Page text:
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Nations League predictions How the FPF changed football in ten years
UEFA introduced a regulation ten years ago that changed the landscape of European football. Its name is Financial Fairplay and in the next few lines we will show you four key ways in which this happened.
1. CLUBS ARE ALREADY PROFITABLE (AND FOREIGN OWNERS USED)
Owning a football club, Alan Sugar complained in his time as president of Tottenham, is like drinking plum juice while eating figs. Whenever money comes in, he complained, they are currently heading back to the feathers with transfer amounts and salaries, leaving their owners with pockets empty.
In the first 17 years of Premier League existence, the value of television rights has jumped from 50 million to as much as 800 million pounds, and yet it is remarkable that the 20 clubs had lower operating profits in 2008/09 compared to 2008/09. 1996/97. The more money they received, the more they had to spend to hold their positions.
When a UEFA report showed that half of all European clubs were at a loss and 20% were directly at financial risk, the plant decided to take a position. In the summer of 2009, she introduced the Financial Fairplay -;a policy through a standard that penalizes clubs if they fail to make a profit.
The effect was profound: from the collective profit of the 20 PL clubs of ? 79 million in 2008/09 (the last financial year before the AFF) in 2017/18, it jumped to a total of 867 million, according to Deloitte.
The value of television rights in the English elite division has been steadily increasing, but by linking food to revenue, the FPF has reduced the ratio of club according rankings nations league revenues to spending on salaries -;from 71% in 2012/13 to 59% today. Owners know that rivals can`t spend beyond their options to get ahead of them on the pitch, which in turn means they can enjoy more of the extra amount of TV rights growth.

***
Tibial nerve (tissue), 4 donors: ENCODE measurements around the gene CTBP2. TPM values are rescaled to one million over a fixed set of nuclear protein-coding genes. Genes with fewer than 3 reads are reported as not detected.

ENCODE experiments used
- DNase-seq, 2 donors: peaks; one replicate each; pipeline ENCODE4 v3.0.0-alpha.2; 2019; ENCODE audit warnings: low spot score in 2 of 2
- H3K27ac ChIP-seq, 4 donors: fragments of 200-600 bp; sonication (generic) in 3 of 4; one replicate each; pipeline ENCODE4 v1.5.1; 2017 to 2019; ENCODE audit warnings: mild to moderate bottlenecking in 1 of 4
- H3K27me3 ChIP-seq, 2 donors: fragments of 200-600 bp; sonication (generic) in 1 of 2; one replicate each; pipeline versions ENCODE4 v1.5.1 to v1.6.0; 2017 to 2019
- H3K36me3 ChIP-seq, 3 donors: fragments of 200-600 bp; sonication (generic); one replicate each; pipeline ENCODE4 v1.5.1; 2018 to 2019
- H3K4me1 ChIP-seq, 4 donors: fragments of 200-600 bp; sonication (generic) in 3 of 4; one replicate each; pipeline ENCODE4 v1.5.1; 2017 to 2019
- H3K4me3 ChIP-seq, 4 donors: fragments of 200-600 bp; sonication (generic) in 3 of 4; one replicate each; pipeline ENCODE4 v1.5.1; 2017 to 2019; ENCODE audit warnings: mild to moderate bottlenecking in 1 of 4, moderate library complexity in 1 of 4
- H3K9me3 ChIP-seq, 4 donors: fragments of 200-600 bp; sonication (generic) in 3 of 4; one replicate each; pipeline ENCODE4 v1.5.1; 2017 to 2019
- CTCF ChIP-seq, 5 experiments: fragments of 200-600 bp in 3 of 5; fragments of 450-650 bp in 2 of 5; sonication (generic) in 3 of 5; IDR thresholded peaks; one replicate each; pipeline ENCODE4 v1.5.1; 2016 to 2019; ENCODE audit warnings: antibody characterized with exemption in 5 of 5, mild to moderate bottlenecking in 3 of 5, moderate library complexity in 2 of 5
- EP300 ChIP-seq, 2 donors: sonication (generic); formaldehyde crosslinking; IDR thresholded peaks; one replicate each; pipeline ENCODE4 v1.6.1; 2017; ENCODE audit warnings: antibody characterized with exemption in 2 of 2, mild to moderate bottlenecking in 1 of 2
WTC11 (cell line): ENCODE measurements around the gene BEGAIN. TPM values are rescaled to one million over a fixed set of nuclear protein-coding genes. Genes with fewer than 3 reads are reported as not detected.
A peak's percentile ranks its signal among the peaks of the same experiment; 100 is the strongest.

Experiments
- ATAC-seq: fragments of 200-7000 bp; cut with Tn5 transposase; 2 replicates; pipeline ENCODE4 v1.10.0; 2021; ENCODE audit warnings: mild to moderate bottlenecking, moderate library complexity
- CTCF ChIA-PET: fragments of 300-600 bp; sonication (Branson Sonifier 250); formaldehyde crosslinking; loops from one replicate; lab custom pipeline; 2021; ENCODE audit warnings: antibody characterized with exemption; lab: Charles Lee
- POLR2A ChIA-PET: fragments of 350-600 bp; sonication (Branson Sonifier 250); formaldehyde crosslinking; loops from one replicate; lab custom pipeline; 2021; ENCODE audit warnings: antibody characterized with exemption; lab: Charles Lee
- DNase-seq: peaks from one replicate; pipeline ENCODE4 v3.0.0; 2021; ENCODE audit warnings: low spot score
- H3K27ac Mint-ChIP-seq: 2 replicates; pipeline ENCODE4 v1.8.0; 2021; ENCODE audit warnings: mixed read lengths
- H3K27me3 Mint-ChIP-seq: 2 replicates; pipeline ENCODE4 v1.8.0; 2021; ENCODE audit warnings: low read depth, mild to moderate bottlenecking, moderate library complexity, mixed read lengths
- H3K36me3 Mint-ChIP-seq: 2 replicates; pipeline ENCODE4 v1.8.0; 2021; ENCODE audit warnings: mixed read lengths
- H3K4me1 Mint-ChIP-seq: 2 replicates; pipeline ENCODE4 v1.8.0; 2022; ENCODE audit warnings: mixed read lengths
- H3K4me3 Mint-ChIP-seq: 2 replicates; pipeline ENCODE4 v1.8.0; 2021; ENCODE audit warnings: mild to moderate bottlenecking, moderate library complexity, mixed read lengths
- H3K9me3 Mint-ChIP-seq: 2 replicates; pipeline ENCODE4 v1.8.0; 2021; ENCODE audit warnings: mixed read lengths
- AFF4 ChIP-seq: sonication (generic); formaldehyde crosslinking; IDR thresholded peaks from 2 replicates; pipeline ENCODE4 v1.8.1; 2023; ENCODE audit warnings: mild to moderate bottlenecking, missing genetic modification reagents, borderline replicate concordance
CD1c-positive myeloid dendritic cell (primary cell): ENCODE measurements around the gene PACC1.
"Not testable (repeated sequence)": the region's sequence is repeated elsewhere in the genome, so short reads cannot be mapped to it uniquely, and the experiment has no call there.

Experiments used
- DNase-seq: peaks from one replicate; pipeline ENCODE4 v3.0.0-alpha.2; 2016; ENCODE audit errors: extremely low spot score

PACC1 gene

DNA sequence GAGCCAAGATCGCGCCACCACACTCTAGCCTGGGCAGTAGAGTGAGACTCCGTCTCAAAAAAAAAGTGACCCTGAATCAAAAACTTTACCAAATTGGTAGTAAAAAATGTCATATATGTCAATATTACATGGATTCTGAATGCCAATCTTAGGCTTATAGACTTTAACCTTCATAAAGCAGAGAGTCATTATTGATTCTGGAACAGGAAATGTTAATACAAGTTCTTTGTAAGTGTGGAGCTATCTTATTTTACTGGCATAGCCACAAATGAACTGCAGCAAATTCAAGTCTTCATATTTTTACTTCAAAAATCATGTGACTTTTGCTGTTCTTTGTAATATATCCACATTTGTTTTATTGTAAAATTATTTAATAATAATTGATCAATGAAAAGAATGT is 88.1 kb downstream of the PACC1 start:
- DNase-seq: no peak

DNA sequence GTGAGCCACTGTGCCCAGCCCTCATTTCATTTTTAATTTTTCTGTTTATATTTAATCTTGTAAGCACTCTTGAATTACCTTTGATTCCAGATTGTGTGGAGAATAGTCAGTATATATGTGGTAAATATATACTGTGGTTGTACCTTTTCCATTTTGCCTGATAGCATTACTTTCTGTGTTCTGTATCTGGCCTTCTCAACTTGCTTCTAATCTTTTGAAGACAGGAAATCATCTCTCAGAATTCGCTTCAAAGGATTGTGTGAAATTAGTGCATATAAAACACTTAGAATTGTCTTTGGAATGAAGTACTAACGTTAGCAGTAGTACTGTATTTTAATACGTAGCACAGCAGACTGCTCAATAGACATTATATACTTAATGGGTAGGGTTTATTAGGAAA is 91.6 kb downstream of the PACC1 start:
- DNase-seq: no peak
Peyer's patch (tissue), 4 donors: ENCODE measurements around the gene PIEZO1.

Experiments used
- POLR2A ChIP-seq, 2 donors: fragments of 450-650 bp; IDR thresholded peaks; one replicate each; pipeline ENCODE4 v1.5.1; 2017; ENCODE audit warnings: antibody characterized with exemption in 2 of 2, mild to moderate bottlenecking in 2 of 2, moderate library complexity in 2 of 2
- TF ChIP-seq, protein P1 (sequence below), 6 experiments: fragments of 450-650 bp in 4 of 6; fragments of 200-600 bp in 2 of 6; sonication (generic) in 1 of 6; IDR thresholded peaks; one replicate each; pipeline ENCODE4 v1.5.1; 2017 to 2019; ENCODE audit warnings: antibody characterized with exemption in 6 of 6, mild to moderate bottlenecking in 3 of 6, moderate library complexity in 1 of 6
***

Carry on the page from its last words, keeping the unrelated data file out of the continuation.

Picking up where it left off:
Without regulation, I`m sure we would still be watching fabulous food, said Rob Wilson, a football finance expert at Sheffield Halam University.
As many as 19 of the 20 CL u200bu200bclubs recorded operating profits in 2017/18 compared to just 11 in 2011/12. Flying into the skies of profits backwards, fears of a jump in debt levels collapsed inversely: since 2009, net debt levels have fallen from 167% to 61%, according to Deloitte, as a proportion of Premier League revenue.
All this explains why elite and Championship clubs have never been more attractive to owners who want to use them to raise money, a long-standing norm for overseas sports. In fact, today, three Big Six clubs have owners from the United States who run sports teams in their home country and transfer their methodology from there to England. Liverpool -;owned by Fenway Sports Group, has declared a profit of ? 125 million before tax for the 2017/18 financial year. Many foreign owners are known to support FFP because it is easier to earn than owning a sports team. Even the pioneer among the uncles and moneymakers, Roman Abramovich, already agrees.
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